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May 13, 2019

No Privacy Equals Totalitarianism

Tech giants are doing a number on Americans’ privacy, and most aren’t even aware of it.

Privacy is dead — and Big Tech killed it.

“Google knows a lot about you and, if you use Google Maps or other Google apps, it stores a copy of everywhere you go,” explains Todd Haselton, CNBC’s technology products editor. Haselton picked a random date in the midst of performing Google’s “Privacy Checkup,” and what he discovered shocked him. “It knew everywhere I went, including that I took Interstate 95 to our office in northern New Jersey and that I arrived at 7:58 a.m.,” he explains. “It knew that at 1:02 p.m. I drove to Jersey City and took a train in to Manhattan to the New York Stock Exchange before returning home at 4:38 p.m. And it has a copy of the pictures I took at each location.”

To what end? Google claims the maps will help one discover more efficient commuter routes and reacquaint one with locations along the way. Yet as the Associated Press revealed last year, such help wasn’t optional. It discovered Google services wants your data bad enough “to store your location data even if you’ve used a privacy setting that says it will prevent Google from doing so.”

The AP’s discovery was confirmed by computer-science researchers at Princeton. Moreover, while Google assured users they can turn off “Location History” anytime they want, the AP discovered that some Google apps still store time-stamped location data automatically.

As both Haselton and the AP note, Google offers a number of ways to either remove or control such data, but it requires a number of user-initiated steps to do so. Moreover, much of it is misleading. For example on an iPhone, one can turn off “Location History” and Google will still get location data from apps that will store it under the heading of “My Activity.”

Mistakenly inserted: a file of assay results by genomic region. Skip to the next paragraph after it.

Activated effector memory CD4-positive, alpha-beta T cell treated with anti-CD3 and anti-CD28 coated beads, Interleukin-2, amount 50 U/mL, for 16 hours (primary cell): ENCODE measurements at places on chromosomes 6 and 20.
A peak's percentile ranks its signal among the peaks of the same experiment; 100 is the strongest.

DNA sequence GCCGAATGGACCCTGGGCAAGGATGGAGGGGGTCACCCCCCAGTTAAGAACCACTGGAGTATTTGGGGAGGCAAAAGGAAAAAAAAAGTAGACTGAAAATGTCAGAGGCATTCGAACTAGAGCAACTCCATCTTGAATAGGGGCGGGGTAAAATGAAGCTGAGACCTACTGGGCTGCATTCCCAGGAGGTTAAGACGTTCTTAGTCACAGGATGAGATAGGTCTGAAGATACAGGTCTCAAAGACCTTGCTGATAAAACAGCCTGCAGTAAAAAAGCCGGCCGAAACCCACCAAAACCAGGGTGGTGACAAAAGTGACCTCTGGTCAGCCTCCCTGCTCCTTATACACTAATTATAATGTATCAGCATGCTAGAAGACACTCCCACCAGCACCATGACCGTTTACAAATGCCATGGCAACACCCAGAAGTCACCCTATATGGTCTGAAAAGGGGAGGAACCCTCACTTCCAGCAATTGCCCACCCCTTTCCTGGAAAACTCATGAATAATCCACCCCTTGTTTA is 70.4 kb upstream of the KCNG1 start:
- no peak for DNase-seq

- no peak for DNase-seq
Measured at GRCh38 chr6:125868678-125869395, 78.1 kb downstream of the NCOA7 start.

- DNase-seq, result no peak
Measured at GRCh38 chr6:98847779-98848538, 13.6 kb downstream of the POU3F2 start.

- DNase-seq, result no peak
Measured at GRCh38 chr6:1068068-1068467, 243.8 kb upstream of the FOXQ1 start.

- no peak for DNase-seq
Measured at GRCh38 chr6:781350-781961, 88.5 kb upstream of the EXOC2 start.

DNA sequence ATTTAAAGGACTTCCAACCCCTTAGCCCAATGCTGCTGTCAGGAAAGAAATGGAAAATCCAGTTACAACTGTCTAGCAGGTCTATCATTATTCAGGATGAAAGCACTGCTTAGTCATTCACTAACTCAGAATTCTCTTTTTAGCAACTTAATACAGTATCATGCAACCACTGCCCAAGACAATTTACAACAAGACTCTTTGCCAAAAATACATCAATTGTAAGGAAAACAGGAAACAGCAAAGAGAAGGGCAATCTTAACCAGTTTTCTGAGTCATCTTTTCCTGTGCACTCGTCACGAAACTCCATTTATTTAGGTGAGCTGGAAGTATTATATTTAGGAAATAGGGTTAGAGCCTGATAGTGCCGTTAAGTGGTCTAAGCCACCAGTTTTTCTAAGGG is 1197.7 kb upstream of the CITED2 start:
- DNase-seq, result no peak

Last Tuesday, Google announced it will give users more privacy tools and greater control over how they’re being tracked both outside and inside their homes. CEO Sundar Pichai insisted the company was making an effort to stay ahead of “constantly evolving user expectations” on privacy.

Jeremy Tillman, president of Ghostery, wasn’t buying it. “They’re sort of marginal improvements,” he stated. “They are not bad, but they almost seem like they’re designed to give the company a better messaging push instead of making wholesale improvements to user privacy.”

Princeton computer scientist Jonathan Mayer, was equally unimpressed with Google’s promise to give Chrome users better control over tracking cookies used by digital advertisers to target customers. “This is not privacy leadership,” he asserted. “This is privacy theater.”

If Google were genuinely interested in privacy leadership they’d answer a simple question: Why is Google’s default position that the user must opt out, rather than in to tracking schemes that would make George Orwell blush?

As always, the answer is money. “The company makes billions of dollars annually by selling digital ads that are targeted at the interests people reveal through their search requests and data collected by Google apps and services,” the AP explains.

Google is hardly alone. Amazon’s Alexa a home-based, name-activated device that listens to what one is saying — and then sends a copy to Amazon of everything it records. Like similar devices, including Apple’s Siri, these recordings are ostensibly used to train the artificial intelligence tech companies use to make them more “efficient.” Or as both Amazon and Facebook assert, to improve products, not to sell them.